The divergent timelines and histories of Obama and Netanyahu

Leo Rennert
President Obama and Prime Minister Netanyahu took time out in the Oval Office for photo ops with waves  of photographers and correspondents before settling down to their deliberations on the Iranian nuclear threat.   While cameras clicked, they also had an opportunity to set the tone for their summit -- the ninth such meeting during their respective tenures.

Each man was primed to make nice, diplomatic remarks about the close ties that bind both countries.  Obama underscored his support of Israel and  his determination not to let Iran acquire nuclear weapons.  In turn, Netanyahu thanked the president for his "strong" speech at the AIPAC conference and stressed their mutual interest in standing up against Iran's nuclear ambitions.  In Iran's eyes, "you're the Great Satan and we're the Little Satan," he told the president.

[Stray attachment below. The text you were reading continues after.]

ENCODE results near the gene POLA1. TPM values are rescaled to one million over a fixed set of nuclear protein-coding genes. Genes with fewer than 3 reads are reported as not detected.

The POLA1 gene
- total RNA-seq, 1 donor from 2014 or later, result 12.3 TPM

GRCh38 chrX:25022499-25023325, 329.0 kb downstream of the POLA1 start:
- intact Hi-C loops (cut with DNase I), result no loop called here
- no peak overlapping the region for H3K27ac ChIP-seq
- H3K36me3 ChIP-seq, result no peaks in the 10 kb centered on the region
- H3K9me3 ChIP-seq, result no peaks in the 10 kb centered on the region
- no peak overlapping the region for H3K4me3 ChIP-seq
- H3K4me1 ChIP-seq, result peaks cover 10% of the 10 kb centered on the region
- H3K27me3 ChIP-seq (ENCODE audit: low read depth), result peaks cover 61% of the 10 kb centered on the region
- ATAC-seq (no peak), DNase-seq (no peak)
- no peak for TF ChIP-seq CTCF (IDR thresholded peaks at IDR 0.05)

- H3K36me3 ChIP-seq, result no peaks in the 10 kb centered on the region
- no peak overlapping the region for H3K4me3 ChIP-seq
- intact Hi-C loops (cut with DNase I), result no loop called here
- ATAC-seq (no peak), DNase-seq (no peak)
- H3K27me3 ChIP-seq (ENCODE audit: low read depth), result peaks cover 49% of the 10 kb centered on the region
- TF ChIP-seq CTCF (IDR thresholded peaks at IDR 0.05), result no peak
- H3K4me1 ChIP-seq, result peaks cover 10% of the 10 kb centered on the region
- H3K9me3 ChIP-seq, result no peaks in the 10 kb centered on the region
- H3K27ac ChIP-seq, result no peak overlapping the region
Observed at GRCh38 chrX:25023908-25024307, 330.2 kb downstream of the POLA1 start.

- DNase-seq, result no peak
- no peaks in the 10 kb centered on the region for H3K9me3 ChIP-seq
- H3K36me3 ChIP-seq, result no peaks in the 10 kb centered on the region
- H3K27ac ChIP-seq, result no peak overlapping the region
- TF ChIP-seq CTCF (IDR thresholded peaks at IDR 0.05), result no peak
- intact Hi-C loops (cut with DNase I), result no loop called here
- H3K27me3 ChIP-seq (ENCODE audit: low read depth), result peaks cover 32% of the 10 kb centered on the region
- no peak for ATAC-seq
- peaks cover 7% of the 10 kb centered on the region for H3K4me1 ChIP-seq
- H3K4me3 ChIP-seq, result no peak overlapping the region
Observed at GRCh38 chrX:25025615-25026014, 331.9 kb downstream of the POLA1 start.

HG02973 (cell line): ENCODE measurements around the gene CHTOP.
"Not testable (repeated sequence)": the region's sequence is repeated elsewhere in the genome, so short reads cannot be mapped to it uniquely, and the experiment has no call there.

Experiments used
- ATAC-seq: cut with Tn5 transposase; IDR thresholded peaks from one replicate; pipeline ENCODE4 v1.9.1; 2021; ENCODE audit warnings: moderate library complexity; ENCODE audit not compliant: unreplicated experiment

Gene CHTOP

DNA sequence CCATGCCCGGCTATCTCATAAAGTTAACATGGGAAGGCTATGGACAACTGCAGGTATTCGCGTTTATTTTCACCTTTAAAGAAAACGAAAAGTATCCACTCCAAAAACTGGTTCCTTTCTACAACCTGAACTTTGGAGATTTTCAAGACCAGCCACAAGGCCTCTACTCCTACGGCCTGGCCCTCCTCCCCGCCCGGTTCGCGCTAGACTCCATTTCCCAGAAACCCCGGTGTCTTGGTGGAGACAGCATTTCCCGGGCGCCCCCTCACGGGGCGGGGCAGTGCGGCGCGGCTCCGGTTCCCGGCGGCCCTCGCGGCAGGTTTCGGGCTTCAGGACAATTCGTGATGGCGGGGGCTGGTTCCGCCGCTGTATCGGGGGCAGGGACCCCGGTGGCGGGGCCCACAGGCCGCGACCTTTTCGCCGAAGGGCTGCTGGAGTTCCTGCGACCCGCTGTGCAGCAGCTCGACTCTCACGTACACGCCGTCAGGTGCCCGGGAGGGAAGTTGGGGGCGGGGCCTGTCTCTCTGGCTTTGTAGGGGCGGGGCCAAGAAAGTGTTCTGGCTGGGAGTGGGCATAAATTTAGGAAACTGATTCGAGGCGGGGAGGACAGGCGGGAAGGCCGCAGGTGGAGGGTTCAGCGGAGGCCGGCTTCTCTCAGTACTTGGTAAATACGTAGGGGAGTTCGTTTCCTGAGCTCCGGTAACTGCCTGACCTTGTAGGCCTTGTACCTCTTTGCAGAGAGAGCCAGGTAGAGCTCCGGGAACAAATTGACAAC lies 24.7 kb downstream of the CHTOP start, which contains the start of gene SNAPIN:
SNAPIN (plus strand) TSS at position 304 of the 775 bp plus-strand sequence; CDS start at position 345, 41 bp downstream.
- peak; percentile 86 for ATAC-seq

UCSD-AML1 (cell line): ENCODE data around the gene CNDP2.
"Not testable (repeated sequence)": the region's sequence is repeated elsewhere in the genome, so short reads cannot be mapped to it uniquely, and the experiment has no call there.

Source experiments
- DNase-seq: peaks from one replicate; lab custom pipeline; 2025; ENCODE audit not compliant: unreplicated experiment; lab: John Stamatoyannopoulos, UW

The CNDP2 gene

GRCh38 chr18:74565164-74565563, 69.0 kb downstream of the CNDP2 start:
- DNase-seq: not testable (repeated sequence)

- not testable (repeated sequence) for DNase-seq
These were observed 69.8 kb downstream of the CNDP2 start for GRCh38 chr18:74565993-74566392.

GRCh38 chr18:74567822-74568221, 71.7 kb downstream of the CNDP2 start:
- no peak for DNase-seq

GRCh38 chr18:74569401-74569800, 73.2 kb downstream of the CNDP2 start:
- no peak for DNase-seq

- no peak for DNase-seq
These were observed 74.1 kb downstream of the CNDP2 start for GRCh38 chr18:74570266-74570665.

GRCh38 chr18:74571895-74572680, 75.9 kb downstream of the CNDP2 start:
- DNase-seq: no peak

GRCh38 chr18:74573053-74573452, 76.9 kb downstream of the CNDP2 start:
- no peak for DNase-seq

So far, not anything of stop-the-presses significance.  Yet, in more closely parsing their remarks, one can find a few very revealing comments that point up their different historical perspectives and action timelines when it comes to the threat of a nuclear-armed Iran.

On that score, Obama avowed that there will be "a series of difficult months, I suspect, in 2012."  An Obama timeline that interestingly parallels the next eight months leading up to the November presidential elections.  It was Obama in effect acknowledging his preoccupation with having to cope with an Iranian conflagration in the most sensitive period in his reelection campaign.  It was more than a hint, indeed a plea for Israel to hold its fire until Obama has secured a second term.

For his part, Netanyahu essentially laid out not one, but two timelines of his own that have nothing to do with Obama's political agenda.

Bibi's first timeline spans two millennia, from the end of Jewish sovereignty during the Roman conquest until 1948, which ushered in a "Jewish state to restore to the Jewish people control over our destiny," as he put it.   Given this historical context, Netanyahu added, "my supreme responsibility as prime minister of Israel is to ensure that Israel remains the master of its own fate."